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N.E.S.T Program to help 'Eaglets' become lifelong learners

August 15, 2014...Manassas City Public School’s (MCPS) New Experiences in School Transitions (N.E.S.T) program is off to a soaring start thanks to a collaborative effort between teachers, administrators and our families.

Watch a video of the NEST program

N.E.S.T is a new program taking place at all five of the city’s elementary schools for rising kindergarten students and their families to help make the transition from home to school. Manassas City is one of only two school systems in the area that offers such an in-depth ‘orientation’ to rising kindergartners. For its designers and educators, the overreaching goal of the program is to grow today’s young learners into tomorrow’s high school leaders.

“N.E.S.T is a win-win opportunity for the students, their families, the kindergarten teacher, school and the community,” said Kendra Kielbasa, who is the Director for Smart Beginnings Greater Prince William, which a public-private partnership working to address kindergarten readiness in the area and helped pay for the t-shits worn by students during the program.

Baldwin Elementary School Assistant Principal Laura Goldzung said the program is full of students new to the school setting who will now be better prepared for the start of school in September. “[The program] is important because we will not be starting from zero on day one,” she said.

The student portion of N.E.S.T is not just academic, but follows a skills-based, age appropriate curriculum designed by MCPS Virginia Preschool Initiative (VPI) and kindergarten teachers who are aware of the basic skills needed early on to ensure students get the most out of their learning experience in the formative years, identified as Pre-K through 3rd grade by educators.

“We are excited to be able to work through the day to day routines and processes, so when school starts we can get to learning,” Goldzung said. “Kindergarten is an exciting adventure for kids and their families, but it is also normal to feel anxious about starting school-- this can be a roadblock to learning when school starts.”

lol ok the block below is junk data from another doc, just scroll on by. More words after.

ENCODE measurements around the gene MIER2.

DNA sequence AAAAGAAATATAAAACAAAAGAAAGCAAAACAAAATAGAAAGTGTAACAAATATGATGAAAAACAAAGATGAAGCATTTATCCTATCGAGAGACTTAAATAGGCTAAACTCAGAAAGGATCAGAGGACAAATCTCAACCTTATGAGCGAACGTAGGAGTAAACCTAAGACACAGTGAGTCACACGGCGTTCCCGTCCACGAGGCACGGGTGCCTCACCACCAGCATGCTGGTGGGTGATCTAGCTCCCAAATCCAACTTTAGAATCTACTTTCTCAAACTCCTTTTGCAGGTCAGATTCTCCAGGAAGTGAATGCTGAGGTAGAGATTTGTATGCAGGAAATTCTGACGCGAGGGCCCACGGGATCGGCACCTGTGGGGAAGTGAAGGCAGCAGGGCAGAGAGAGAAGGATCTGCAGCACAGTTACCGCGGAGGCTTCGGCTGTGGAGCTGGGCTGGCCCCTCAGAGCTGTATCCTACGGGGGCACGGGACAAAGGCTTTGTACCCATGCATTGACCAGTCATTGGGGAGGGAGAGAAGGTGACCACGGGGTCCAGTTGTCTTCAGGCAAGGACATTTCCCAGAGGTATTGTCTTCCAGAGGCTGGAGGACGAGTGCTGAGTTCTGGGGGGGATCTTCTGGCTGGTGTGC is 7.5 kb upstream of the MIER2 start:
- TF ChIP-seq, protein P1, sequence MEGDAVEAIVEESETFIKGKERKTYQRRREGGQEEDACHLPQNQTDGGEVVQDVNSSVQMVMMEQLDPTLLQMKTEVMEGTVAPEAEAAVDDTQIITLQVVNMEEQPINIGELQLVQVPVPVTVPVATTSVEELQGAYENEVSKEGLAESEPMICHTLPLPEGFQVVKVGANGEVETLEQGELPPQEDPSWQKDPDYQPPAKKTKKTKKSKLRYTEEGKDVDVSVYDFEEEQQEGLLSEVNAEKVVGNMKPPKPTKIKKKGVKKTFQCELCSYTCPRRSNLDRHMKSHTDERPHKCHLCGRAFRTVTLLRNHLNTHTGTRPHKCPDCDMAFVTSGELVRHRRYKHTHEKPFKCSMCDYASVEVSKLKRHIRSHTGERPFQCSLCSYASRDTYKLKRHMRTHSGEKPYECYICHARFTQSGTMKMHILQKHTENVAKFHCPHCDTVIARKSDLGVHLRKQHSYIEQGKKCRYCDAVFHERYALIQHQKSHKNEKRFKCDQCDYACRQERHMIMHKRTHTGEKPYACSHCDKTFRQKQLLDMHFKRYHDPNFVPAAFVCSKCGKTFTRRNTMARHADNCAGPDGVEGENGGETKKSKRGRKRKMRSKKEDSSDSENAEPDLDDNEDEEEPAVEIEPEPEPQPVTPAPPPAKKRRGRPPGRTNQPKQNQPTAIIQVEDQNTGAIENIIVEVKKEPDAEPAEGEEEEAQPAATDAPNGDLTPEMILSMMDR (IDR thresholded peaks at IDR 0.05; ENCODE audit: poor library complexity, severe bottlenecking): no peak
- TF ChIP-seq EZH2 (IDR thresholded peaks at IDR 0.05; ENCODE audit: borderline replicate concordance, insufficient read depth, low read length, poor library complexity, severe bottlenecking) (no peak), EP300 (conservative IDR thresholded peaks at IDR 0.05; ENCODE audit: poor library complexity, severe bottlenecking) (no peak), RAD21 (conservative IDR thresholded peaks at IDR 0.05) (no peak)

For three weeks before school starts, N.E.S.T exposes students and their families to daily school activities and routines, such as walking through the lunch line with their trays, bathroom breaks, group ‘carpet’ time, recess and basic safety procedures, including fire drills and tours of the nurse’s office, among many other routines that could be overwhelming to new students and their families.  Participants also get to experience what a kindergarten classroom looks like, begin learning tasks and interact with their teacher as well as peers. The students were “enjoying meeting new friends; possibly friends they may graduate high school with in 2027,” said Brian Moore, assistant principal at Round.

“When children learn the routine and behaviors that support classroom learning, teachers will be able to spend more time on actual instruction during the school year,” said Kielbasa of Smart Beginnings. “A child with appropriate social skills, who knows how to get in line, speak at appropriate times, and work with a routine will gain confidence and is likely to be an eager and curious learner.”

N.E.S.T participants at Jennie Dean Elementary School have been bonding and building relationships with their teachers, something Principal Dr. Zella Jones said is making the kids, as well as their families, “feel more comfortable.”

Families are an important part of N.E.S.T and were encouraged to ride the bus with their child on the first day of the program.

The program also offers themed parent sessions twice a week.  Topics discussed include, the importance of being on time to school, parental involvement and ‘coffee talk’ sessions to answer any questions parents may have about their child starting school.

Kimberly Twine, assistant principal at Haydon,  said the parent sessions have been very well received because it’s an opportunity for them address their concerns about their child starting school.

“A mother had called me to thank us, and to tell me how happy she is with the program,” said Haydon Principal Amanda Wilder. “She is so happy her son will now know how to ride the bus, navigate the school, and be ready to join the Haydon Hawks on September 2.”

Thirty-one parents spent an hour in their child’s classroom at Weems to observe the routine and work with their kids on important readiness skills that can be practiced at home.

One parent shared with Weems Assistant Principal Elizabeth Garry how grateful they were for the opportunity to have the" visual picture" of what the daily routine will be like for their child when they start kindergarten in just a few weeks.

“The parents really like the way that the program is preparing their children for the upcoming school year,” said Moore, who is the Assistant Principal at Round. “They really appreciate the fact that their children are gaining insight into the basic fundamentals of being a kindergarten student.”

All elementary schools reported 80 to 100 percent attendance for the N.E.S.T. program during the first week. According to Laura Goldzung, assistant principal at Baldwin, that’s important because that’s a lot of new students who will start school ready to learn and lead, not just now but in the future.